So, I was referring, who decides the exponent (the shape of the curve and what is he crossover)?
It’s not easy. Though, my solution was different as I wanted to change the curve of the 1/(s+sa0).

I meant, you can generalise it:

sqrt(pledge) * sqrt(crossover) 
= pow(pledge, 1/2) * pow(crossover, 1/2)
= pow(pledge, exp) * pow(crossover, 1-exp)

where exp=0.5 int the above example (i.e. Alt2) and exp R={0..1}
or exp=1/3 (Alt3), or any numbers from 0..1.

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(sqrt(pledge) * sqrt(crossover)) / total_stake = pledge / total_stake
(pow(pledge, 1/3) * pow(crossover, 2/3)) / total_stake = pledge / total_stake

This does not strongly incentivize pool operators to put some pledge (such as 50k or 200k ADA) when the benefit is so small compared to 0 pledge.

Thank’s for clarifying.

Ok I think I got what you want to do, and in some aspects it is similar to what I wanted to do initially (so you might want to check out what I am currently proposing).

I think you missed something important:

In the model with a0 if you do not have a competitive pledge you will loose your delegates because you have a bad RoS, and then if your pool is not anywhere close to saturation the benefit of having some pledge is virtually null, in the original model and in yours (because of the factor ((o - (s * ((z0 - o) / z0))) / z0 ). So much likely if you only have 10k 50k, 100k or 200k ADA, then your pool will end up being nowhere near saturation, so your pledge will almost not give you any benefit at all in the first place, whether in your scheme or in the official one, and it is useless to calculate what the benefit for the pledge would be if it was saturated which it will never be.

Now how high a competitive pledge is will not change in your model. Because the k pools that have the largest pledge also higher (sqrt(pledge) * sqrt(crossover)) / total_stake , and then higher RoS. So the competitive pledge will still be approximately the minimum on so that their are only k pools who have a pledge that high. They will attract delegates, then the other won’t be able to become close to saturation and will almost not have any positive effect for their pledge. In short this is a competition of who has the largest pledge. Whether this competition is done in linear space or in square root space does not change the winners.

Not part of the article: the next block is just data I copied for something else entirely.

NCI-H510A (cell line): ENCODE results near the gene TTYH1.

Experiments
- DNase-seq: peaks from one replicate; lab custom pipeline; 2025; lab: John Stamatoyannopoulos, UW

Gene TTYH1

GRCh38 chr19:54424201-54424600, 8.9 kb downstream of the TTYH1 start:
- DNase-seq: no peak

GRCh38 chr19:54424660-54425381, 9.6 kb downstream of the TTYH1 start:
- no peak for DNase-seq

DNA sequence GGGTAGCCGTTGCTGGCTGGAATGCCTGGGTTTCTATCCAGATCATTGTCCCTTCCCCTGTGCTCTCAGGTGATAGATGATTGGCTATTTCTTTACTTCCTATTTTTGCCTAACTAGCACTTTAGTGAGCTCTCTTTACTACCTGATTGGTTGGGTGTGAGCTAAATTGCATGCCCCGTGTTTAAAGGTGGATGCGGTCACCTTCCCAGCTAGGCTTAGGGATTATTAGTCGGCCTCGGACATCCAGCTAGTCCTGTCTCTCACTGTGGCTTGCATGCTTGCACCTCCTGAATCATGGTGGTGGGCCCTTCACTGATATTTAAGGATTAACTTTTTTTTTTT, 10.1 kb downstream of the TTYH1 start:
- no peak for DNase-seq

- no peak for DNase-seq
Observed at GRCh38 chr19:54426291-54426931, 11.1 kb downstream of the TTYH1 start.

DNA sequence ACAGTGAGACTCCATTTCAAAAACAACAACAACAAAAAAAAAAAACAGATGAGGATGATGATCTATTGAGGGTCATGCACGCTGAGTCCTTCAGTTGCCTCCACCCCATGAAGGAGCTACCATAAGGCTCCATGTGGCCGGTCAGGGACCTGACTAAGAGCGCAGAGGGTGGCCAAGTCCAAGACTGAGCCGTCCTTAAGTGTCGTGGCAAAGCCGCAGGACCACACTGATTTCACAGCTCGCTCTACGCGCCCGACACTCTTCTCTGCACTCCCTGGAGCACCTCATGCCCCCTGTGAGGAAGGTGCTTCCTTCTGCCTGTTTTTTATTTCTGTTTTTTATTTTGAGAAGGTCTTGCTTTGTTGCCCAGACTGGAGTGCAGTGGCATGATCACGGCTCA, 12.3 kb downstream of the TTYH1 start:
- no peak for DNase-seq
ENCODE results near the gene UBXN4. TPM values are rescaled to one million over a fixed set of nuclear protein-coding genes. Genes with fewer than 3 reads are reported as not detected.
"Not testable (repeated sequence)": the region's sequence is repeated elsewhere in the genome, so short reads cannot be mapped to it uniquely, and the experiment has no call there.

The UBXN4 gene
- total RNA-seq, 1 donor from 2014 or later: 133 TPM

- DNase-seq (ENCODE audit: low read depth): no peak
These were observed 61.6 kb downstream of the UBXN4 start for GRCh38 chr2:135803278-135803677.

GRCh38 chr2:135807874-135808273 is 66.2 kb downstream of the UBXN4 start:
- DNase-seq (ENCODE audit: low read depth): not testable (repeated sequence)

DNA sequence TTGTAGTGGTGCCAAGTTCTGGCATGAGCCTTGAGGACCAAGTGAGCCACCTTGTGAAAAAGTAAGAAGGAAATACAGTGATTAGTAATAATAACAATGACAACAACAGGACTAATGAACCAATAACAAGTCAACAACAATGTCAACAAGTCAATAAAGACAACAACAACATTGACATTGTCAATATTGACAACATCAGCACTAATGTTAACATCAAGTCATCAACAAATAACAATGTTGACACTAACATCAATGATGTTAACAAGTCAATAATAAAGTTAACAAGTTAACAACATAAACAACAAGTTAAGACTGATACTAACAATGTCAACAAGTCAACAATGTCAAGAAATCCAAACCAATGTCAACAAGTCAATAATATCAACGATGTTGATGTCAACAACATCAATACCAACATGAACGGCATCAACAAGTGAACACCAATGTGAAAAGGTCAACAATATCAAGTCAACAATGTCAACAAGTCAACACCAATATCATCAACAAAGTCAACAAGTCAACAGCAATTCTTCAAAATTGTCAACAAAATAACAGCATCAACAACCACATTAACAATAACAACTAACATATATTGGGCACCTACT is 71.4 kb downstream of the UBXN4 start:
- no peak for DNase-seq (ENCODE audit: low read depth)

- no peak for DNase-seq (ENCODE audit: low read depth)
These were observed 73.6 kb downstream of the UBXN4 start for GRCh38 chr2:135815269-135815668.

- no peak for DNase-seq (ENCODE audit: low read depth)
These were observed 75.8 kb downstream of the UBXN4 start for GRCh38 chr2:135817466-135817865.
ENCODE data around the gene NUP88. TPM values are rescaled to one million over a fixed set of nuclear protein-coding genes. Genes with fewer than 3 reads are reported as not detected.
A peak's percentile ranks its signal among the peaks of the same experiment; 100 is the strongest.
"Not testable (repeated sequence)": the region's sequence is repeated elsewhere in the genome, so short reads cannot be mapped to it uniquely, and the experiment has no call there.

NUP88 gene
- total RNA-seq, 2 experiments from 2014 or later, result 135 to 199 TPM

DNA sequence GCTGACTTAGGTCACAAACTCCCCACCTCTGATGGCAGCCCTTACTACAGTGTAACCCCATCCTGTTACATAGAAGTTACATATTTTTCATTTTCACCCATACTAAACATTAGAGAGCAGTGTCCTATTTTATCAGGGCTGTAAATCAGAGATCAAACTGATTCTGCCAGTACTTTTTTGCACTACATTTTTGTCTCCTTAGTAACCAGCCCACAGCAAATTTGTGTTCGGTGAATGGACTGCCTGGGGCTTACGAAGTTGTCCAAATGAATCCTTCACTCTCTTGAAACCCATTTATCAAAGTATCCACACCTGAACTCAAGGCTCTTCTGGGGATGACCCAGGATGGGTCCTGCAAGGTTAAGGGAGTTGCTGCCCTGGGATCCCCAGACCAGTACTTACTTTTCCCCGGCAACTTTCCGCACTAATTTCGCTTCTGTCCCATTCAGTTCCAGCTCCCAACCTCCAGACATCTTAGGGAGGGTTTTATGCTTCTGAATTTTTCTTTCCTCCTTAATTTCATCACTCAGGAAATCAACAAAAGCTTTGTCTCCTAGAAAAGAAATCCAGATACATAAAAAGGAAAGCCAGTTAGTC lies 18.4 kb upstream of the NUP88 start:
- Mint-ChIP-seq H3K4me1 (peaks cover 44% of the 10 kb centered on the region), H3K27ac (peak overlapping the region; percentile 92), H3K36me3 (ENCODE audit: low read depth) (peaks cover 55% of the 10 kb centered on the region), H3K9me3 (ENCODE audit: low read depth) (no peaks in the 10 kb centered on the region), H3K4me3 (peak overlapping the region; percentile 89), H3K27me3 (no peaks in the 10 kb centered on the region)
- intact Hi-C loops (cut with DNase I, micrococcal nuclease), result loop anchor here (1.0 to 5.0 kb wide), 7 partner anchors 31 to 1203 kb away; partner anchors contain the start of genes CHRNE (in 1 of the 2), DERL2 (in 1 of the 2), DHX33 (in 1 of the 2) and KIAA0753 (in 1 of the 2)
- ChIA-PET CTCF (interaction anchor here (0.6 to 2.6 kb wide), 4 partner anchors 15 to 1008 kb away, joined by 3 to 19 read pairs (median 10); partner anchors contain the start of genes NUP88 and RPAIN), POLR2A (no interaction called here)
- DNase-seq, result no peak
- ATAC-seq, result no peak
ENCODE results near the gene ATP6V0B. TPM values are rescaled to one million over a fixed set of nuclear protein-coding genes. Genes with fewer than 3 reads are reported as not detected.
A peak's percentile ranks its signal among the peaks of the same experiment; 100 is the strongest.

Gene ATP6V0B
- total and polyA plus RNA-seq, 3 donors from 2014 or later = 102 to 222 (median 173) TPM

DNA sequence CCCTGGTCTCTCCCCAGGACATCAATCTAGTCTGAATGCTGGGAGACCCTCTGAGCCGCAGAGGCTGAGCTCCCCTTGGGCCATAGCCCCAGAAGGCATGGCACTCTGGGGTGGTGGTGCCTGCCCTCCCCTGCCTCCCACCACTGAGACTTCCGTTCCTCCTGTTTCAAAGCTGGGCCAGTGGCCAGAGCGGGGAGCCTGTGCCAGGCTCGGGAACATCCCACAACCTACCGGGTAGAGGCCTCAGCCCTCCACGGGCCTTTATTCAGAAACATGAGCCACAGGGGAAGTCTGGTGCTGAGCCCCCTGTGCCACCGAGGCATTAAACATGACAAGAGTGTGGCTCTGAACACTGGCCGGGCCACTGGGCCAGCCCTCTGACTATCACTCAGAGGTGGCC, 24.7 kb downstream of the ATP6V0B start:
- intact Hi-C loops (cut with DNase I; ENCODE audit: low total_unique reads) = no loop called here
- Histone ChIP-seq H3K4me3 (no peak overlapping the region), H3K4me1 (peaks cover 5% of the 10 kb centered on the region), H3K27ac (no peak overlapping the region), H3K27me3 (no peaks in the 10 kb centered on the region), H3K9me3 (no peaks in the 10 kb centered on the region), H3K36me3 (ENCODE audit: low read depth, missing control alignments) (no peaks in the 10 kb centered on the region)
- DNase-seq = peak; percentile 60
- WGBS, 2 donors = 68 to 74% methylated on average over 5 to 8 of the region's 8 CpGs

Also how significant the difference in RoS will be between close-to-saturated pools depends a lot more on the chosen value for a_0 than whether or not we replace s like you said.

So my conclusion on this, in that in my mind we should not add complexity to complexity, I don’t think this proposal solves any of the problems of the reward scheme and formula with a_0 that I think is wrong in the first place.

In the scheme I propose the “benefit” of pledging more is obvious whatever the amount is, and equal whatever the size of the pool is (except of course if is already over-saturated, and has stake above 1/k) .

I realized that I was using the active stake (estimated at 22b) rather than the total stake (estimated at 31b) in the rewards calculation.
This stretches out the curve since the saturation level is higher.
You can see this in the less improved benefit in this recalculation of Alt2.

Reserve: 14b
Total stake: 31b
Tx fees: 0
Fully Saturated Pool
Rewards available in epoch: 29.3m
Pool saturation: 206.7m

Curve exponent: 2
Crossover: 5m

Pledge  Rewards  Benefit  Alt Rwd  Alt Bnft
0k      150051   0%       150051   0%
10k     150053   0%       150100   0.03%
50k     150062   0.01%    150160   0.07%
100k    150073   0.01%    150205   0.1%
200k    150095   0.03%    150269   0.15%
500k    150160   0.07%    150396   0.23%
1m      150269   0.15%    150538   0.32%
2m      150487   0.29%    150740   0.46%
5m      151140   0.73%    151140   0.73%
10m     152229   1.45%    151591   1.03%
20m     154408   2.9%     152229   1.45%
50m     160942   7.26%    153495   2.3%